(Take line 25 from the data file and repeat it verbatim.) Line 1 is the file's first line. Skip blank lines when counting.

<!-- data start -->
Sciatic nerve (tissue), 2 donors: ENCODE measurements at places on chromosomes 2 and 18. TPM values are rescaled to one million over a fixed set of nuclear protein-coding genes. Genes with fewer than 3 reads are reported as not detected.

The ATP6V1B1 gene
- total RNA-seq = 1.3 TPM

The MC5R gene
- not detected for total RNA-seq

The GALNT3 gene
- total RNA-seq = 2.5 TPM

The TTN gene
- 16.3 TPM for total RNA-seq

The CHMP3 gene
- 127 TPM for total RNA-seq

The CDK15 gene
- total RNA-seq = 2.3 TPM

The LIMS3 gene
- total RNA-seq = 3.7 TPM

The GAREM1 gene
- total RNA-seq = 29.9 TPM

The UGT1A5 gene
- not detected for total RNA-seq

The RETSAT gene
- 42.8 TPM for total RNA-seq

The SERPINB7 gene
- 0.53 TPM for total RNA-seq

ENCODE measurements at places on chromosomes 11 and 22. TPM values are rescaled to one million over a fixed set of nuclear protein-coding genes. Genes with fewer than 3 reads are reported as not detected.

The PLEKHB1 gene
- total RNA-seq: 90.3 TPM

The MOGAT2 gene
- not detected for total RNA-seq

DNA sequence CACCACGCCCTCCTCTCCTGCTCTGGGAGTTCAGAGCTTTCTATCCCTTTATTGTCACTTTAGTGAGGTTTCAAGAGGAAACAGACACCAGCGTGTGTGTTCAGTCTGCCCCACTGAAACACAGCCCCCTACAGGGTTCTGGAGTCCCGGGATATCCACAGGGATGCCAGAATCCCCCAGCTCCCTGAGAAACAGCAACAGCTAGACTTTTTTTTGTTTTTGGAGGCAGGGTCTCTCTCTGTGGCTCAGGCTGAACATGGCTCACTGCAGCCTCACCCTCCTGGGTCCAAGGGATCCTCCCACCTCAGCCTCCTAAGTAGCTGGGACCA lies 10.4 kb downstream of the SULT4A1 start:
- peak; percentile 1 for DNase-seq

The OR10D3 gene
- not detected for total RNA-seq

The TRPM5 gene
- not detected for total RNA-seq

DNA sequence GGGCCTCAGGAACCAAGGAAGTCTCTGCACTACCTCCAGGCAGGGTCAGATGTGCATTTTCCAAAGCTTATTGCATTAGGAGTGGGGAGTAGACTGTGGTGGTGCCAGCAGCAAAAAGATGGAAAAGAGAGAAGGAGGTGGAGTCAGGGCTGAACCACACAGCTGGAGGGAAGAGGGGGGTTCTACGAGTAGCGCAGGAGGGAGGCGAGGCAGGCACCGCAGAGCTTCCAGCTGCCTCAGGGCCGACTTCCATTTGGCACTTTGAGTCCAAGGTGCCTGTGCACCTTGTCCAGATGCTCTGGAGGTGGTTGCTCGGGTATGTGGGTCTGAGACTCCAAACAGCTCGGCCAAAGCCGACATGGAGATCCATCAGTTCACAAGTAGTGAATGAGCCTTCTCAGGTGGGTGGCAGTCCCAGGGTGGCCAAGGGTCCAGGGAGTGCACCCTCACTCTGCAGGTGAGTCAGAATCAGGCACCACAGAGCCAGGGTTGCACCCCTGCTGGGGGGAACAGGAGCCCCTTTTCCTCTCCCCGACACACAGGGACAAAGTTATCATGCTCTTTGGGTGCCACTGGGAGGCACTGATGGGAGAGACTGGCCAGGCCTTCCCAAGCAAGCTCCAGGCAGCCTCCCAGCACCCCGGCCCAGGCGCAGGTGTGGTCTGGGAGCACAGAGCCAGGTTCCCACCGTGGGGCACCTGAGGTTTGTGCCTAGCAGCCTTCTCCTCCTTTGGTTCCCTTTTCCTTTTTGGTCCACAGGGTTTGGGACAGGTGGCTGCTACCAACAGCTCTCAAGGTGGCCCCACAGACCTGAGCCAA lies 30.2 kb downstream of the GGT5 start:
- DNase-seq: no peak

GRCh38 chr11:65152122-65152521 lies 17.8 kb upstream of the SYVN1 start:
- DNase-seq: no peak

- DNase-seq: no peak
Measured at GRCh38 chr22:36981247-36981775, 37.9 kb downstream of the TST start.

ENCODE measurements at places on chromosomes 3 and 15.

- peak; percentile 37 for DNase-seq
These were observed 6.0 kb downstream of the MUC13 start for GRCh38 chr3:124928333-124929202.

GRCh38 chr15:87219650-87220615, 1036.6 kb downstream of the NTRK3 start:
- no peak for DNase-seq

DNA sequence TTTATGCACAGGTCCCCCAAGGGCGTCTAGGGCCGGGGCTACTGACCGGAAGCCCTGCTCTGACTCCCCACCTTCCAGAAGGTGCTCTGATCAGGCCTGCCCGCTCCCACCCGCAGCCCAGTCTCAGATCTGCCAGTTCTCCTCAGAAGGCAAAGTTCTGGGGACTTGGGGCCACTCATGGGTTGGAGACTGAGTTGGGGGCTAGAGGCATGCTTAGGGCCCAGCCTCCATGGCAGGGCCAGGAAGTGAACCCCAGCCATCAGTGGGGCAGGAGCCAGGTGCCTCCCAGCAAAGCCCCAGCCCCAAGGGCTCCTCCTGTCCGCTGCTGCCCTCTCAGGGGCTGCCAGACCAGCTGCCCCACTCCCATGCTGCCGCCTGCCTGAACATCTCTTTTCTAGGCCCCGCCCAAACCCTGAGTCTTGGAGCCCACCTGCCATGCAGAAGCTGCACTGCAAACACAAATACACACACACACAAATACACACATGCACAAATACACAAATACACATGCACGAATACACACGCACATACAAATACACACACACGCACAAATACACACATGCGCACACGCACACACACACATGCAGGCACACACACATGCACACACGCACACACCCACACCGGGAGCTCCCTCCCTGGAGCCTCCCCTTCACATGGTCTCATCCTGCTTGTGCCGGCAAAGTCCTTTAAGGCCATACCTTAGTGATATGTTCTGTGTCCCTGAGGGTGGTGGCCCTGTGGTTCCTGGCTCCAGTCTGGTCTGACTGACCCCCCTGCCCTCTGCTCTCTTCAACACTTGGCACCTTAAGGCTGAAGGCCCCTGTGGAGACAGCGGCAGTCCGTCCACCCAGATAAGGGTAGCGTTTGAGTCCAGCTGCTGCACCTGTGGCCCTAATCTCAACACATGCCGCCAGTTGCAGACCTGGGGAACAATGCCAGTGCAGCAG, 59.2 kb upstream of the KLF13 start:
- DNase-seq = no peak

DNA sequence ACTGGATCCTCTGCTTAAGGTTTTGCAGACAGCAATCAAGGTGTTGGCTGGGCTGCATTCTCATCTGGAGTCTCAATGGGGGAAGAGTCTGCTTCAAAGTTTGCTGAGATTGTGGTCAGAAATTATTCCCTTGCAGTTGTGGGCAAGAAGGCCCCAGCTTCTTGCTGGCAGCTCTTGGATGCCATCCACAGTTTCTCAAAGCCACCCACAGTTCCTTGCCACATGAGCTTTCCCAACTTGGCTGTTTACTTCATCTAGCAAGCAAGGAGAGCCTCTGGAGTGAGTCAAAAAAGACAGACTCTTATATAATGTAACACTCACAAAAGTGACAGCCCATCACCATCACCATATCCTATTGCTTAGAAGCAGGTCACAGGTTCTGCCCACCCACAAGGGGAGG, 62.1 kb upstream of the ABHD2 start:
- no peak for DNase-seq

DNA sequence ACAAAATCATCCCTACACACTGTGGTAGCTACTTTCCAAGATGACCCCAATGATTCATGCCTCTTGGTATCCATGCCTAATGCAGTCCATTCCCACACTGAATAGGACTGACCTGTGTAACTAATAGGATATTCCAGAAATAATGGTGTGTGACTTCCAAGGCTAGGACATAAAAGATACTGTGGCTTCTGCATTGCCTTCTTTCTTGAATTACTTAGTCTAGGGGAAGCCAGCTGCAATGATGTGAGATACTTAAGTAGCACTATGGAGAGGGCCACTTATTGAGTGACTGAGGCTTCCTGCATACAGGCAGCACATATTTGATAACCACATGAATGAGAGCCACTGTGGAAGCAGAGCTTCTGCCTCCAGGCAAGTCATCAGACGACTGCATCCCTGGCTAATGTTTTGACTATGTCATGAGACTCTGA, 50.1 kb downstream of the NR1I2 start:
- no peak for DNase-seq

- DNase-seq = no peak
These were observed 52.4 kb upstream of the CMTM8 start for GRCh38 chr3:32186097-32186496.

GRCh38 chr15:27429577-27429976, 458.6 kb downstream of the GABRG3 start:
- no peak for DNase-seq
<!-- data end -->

The PLEKHB1 gene